7 dimeric linolenic acid or the N,N-diethyl-N,N'-di-n amyldiarnide of ricinoleic acid dimer with 60 parts by weight of polyvinyl chloride or with 60 parts by weight of'a vinyl chloride-vinyl acetate copolymer known to the trade as Vinylite, there are obtained clear, colorless compositions of very good flexibility and stability.
While the above example shows only a composition in which the ratio of plasticizer to polymer content is 40:60, the content of diamide to polyvinyl chloride may be widely varied, depending upon the properties desired in the For many purposes, a plasticizer content 10 percent to 26 percent is preferred.
Although the invention has been described particularly with reference to the use of the present diamides as plasticizers for polyvinyl chloride, these diamides are advantageously employed also as plasticizers for copolymers of vinyl chloride, for example, the copolymers of vinyl chloride with vinyl fluoride, vinylidene chlorotluoride, vinylidene chloride, methyl methacrylate, acrylonitrile, etc. Preferably, such copolymers have a high vinyl chloride content, i. e., a vinyl chloride content of at least percent of vinyl chloride and up to 30 percent by weight of a copolymerizable monomer. Y
The plasticized polyvinyl-halide compositions of the present invention have good thermal stability; however, for many purposes it may be advantageous to use known stabilizers in the plasticized compositions. Also, while the present diamides are of general utility in softening final product. I of, say, from only -vinyl chloride polymers, they may be used as the only plasticizing component in a compounded vinyl chloride polymer, or they may be used in conjunction with other plasticizers. i I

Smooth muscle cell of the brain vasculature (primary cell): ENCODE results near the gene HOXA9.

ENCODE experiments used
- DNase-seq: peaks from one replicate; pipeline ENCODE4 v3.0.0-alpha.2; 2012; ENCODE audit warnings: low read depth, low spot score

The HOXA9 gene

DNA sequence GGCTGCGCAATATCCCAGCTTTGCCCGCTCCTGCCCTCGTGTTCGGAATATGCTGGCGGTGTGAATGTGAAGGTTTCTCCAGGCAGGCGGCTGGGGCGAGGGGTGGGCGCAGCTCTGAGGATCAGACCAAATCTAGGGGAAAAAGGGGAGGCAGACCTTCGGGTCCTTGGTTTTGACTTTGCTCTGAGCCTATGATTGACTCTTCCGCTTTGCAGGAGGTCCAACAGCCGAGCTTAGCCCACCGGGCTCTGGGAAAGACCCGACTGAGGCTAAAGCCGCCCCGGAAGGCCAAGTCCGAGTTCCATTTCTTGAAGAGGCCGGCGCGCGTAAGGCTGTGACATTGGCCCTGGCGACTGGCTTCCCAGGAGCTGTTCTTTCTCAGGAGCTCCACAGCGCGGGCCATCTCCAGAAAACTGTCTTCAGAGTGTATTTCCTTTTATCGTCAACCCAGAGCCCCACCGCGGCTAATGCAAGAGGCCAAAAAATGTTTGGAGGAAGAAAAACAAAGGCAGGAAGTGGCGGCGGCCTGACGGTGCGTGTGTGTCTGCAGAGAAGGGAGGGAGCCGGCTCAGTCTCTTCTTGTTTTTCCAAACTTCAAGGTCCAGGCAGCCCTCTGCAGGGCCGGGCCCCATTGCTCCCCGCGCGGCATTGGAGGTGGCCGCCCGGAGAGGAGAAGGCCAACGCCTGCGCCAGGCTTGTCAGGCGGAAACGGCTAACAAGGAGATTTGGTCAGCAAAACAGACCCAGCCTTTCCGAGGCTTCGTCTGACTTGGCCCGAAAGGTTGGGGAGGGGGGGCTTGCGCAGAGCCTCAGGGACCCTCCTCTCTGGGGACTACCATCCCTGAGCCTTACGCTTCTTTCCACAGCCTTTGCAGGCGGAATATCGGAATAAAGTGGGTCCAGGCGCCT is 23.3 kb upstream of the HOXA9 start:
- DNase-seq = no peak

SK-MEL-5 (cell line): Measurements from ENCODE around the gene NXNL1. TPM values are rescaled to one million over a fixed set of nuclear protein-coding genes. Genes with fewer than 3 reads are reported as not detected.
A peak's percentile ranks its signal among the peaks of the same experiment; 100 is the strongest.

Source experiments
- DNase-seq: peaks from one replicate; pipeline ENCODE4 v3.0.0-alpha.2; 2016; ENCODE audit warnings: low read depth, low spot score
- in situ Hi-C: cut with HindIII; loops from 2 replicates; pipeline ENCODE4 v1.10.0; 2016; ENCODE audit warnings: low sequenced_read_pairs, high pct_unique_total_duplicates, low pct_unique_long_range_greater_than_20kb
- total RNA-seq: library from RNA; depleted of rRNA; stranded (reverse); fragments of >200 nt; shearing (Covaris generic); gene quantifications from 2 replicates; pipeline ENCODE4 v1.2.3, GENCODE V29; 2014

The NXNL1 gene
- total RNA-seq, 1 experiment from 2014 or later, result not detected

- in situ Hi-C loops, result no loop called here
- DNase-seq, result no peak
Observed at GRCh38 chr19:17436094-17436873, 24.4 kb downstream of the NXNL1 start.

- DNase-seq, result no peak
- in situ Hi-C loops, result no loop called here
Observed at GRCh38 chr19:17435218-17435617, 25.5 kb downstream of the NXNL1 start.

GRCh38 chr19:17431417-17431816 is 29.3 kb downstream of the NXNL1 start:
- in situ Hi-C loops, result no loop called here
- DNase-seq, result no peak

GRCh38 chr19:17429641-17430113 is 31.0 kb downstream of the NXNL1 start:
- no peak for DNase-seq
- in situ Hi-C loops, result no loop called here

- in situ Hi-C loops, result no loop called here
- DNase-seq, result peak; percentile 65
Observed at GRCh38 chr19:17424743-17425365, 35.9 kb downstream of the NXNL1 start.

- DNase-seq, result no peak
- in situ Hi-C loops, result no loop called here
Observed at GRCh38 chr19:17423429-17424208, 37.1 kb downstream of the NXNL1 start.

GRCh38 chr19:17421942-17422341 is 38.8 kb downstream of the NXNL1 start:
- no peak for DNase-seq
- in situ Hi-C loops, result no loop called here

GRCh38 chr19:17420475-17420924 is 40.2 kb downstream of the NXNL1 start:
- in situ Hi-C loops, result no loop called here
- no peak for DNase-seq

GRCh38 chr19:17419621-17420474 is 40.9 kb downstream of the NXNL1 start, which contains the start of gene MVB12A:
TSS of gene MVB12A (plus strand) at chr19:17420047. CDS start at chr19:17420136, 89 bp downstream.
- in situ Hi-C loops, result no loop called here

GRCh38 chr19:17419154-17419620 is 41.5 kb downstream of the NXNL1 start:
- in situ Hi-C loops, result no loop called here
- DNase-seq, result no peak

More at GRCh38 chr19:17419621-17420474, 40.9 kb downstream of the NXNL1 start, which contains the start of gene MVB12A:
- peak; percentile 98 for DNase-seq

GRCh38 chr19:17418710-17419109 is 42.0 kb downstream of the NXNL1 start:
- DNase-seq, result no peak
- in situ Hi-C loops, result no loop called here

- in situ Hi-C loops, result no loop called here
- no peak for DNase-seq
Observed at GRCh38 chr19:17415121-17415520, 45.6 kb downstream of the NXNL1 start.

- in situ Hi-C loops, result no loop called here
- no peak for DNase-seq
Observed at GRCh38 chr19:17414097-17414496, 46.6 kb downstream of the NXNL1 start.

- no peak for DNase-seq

What I claim is: I 1. An N,N,N',N-tetraalkyl diamide of dimeric linoleic acid having from 1 to 8 carbon, atoms in the alkyl radical.
2. The N,N,N',N tetrarnethyldiamide of dimer'ic linoleic acid. I
References Cited in the fileof this patent" UNITED STATES PATENTS UNITED STATES PATENT OFFICE CERTIFICATE OF CORREQTION Patent No, 2 875,2l8 February 24 1959 Joachim Dazzi It is hereby certified that error appears in the-printed specification of the above numbered patent requiring correction and that the said Letters Patent should read as corrected below.
Column 2 line 54, for "280 C.,.-" read 200 C.
Signed and sealed this 4th day of April 1961a ARTHUR W. CROCKER cting Commissioner of Patents Attesti g Oflicer